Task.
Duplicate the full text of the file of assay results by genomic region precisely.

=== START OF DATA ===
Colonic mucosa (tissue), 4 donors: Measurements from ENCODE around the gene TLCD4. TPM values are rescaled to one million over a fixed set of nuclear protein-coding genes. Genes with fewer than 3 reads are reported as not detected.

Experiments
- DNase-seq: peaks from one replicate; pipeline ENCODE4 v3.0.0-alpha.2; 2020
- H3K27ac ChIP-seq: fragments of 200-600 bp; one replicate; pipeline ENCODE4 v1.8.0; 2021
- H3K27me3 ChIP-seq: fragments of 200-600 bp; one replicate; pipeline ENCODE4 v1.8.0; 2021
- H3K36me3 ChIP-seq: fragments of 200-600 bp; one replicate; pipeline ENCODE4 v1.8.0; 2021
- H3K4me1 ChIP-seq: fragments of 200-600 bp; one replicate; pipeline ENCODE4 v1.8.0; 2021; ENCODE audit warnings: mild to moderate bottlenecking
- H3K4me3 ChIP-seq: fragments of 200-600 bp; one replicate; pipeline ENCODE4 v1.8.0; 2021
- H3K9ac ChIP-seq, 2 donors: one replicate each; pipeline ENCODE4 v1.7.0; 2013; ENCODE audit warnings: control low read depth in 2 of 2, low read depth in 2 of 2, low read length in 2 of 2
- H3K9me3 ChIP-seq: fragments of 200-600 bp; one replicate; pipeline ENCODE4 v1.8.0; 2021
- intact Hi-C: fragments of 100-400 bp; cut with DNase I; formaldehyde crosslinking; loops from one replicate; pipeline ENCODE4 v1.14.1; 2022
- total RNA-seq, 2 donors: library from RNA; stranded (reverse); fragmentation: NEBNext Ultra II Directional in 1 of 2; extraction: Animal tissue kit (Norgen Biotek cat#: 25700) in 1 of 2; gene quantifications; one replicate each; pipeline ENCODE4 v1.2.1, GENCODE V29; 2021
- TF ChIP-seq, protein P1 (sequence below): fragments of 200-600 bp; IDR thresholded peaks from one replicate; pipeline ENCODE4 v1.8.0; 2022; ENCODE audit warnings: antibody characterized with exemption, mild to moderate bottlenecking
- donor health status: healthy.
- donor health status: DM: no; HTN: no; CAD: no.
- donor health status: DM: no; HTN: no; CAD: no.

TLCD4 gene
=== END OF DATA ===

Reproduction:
Colonic mucosa (tissue), 4 donors: Measurements from ENCODE around the gene TLCD4. TPM values are rescaled to one million over a fixed set of nuclear protein-coding genes. Genes with fewer than 3 reads are reported as not detected.

Experiments
- DNase-seq: peaks from one replicate; pipeline ENCODE4 v3.0.0-alpha.2; 2020
- H3K27ac ChIP-seq: fragments of 200-600 bp; one replicate; pipeline ENCODE4 v1.8.0; 2021
- H3K27me3 ChIP-seq: fragments of 200-600 bp; one replicate; pipeline ENCODE4 v1.8.0; 2021
- H3K36me3 ChIP-seq: fragments of 200-600 bp; one replicate; pipeline ENCODE4 v1.8.0; 2021
- H3K4me1 ChIP-seq: fragments of 200-600 bp; one replicate; pipeline ENCODE4 v1.8.0; 2021; ENCODE audit warnings: mild to moderate bottlenecking
- H3K4me3 ChIP-seq: fragments of 200-600 bp; one replicate; pipeline ENCODE4 v1.8.0; 2021
- H3K9ac ChIP-seq, 2 donors: one replicate each; pipeline ENCODE4 v1.7.0; 2013; ENCODE audit warnings: control low read depth in 2 of 2, low read depth in 2 of 2, low read length in 2 of 2
- H3K9me3 ChIP-seq: fragments of 200-600 bp; one replicate; pipeline ENCODE4 v1.8.0; 2021
- intact Hi-C: fragments of 100-400 bp; cut with DNase I; formaldehyde crosslinking; loops from one replicate; pipeline ENCODE4 v1.14.1; 2022
- total RNA-seq, 2 donors: library from RNA; stranded (reverse); fragmentation: NEBNext Ultra II Directional in 1 of 2; extraction: Animal tissue kit (Norgen Biotek cat#: 25700) in 1 of 2; gene quantifications; one replicate each; pipeline ENCODE4 v1.2.1, GENCODE V29; 2021
- TF ChIP-seq, protein P1 (sequence below): fragments of 200-600 bp; IDR thresholded peaks from one replicate; pipeline ENCODE4 v1.8.0; 2022; ENCODE audit warnings: antibody characterized with exemption, mild to moderate bottlenecking
- donor health status: healthy.
- donor health status: DM: no; HTN: no; CAD: no.
- donor health status: DM: no; HTN: no; CAD: no.

TLCD4 gene